5G is the first generation to see space technologies incorporated from the get-go. This allows satellite operators, service providers and manufacturers across Europe to break out of their niche and deliver a significant part of the future generation of communications, networks, and services. 5G brings together the traditional space sector, the telecommunication sector and many other verticals[8]. The business potential of LEO constellations to deliver high-speed internet is broadly recognised, in particular by the likes of SpaceX and Amazon, expecting considerable revenue opportunities to open up. The same players are looking into related business models such as enabling cloud data traffic via satellite or making data from space more accessible by leveraging its cloud capabilities bringing companies closer to the edge[9]. Nonetheless, there remain many operational, technical and regulatory challenges related to the development of integrated space-terrestrial communication networks. The viability and sustainability of these emerging business models are still to be proven. For instance, while integrating 5G with LEO SatComs has become a trending topic, none of them have actually achieved full 5G compatibility[10].

Space and the 5G IoT value proposition

5G is expected to revolutionise the way we live by spurring countless new applications. 5G was developed with the main purpose of enabling IoT use cases. The role of space within the 5G IoT value proposition is twofold:

  • The integration of satellite access together with terrestrial 5G networks and the use of geospatial data for 5G network planning and optimisation will bring 5G networks to the performance level needed for future IoT applications. This is true for coverage, quality of experience and other key performance indicators.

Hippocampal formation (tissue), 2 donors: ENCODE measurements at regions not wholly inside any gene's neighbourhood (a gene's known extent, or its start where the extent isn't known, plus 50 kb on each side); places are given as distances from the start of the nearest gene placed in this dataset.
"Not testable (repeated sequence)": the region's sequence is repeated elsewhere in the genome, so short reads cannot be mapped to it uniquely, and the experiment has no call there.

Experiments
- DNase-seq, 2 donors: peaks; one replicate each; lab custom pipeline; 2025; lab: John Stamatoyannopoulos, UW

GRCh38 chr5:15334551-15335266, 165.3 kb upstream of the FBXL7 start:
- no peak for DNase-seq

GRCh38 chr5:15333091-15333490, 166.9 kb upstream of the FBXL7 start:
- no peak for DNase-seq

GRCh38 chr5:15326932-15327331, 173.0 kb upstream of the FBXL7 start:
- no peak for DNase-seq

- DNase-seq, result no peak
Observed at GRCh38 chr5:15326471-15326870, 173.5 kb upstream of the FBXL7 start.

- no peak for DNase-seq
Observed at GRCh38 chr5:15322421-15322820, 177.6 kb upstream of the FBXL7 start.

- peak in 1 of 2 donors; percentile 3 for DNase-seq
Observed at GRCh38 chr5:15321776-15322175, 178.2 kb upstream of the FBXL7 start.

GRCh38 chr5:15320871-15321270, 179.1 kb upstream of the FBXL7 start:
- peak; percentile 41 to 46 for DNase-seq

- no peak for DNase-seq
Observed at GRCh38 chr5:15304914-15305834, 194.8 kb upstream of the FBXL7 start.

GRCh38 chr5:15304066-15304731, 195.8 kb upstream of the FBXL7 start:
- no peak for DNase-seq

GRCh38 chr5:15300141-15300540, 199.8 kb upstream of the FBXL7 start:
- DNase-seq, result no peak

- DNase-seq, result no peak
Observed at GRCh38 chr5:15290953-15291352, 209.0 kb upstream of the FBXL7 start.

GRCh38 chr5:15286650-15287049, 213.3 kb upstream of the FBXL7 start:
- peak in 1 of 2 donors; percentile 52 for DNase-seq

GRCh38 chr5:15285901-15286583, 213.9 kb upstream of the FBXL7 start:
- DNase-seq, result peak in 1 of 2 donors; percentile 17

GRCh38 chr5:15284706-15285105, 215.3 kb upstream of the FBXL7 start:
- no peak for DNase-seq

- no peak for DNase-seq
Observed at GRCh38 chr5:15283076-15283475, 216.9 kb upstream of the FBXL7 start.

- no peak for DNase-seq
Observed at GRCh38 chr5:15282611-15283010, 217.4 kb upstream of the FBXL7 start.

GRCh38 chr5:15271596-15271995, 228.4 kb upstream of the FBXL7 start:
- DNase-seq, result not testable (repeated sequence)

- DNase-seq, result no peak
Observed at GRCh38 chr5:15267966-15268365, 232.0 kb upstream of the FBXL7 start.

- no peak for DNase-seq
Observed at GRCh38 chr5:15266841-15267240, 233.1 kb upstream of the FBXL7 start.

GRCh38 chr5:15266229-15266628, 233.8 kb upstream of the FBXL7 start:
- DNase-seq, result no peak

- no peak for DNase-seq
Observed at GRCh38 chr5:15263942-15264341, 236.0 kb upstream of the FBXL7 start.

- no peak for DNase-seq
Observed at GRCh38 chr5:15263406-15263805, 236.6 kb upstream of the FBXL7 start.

• Integrating 5G and space technologies into IoT applications will enhance their performance and will thus play a part in reshaping various vertical domains such as eHealth, energy, smart city and agriculture to name only a few. For instance, communication capabilities of current cellular networks are already used routinely to supplement satnav-based smartphone positioning performance.

While integrating these revolutionising technologies into solutions that bring added value to the end user offer many business opportunities and open the doors for new industry corporation, it comes with many technical and commercial challenges. Businesses may need to rely on strategic advice to navigate the transformation caused by the advent of 5G and how space technologies enable them.

[1] European Union Member States and the United Kingdom

[2] The Quality of Experience is a set of measurements to verify network quality providing detailed indicators to diagnose issues and to optimise performance

[3] Nokia Real Insights, 5G from space – The role of satellites in 5G

[4] Lin et al., On the Path to 6G: Low Orbit is the New High, 2021

[5] Point.MOOC, How does positioning work for the Internet of Things?, a training developed by Novaspace in a Horizon 2020 funded project by the European Commission

[6] ESA 5G GNSS Task Force: The role of GNSS in 5G wireless networks, InsideGNSS, November 2019

[7] ESA Applications ”5G to help smart factories and masses of drones find their way”, November 2020

[8] ESA “Space for 5G and 6G” Strategic Programme under its ARTES 4.0 programme

[9] Northern Sky Research (NSR), Cloud Computing via Satellite, 2nd Edition, June 2021

[10] Liu et al., LEO Satellite Constellations for 5G and Beyond: How Will They Reshape Vertical Domains?, 2021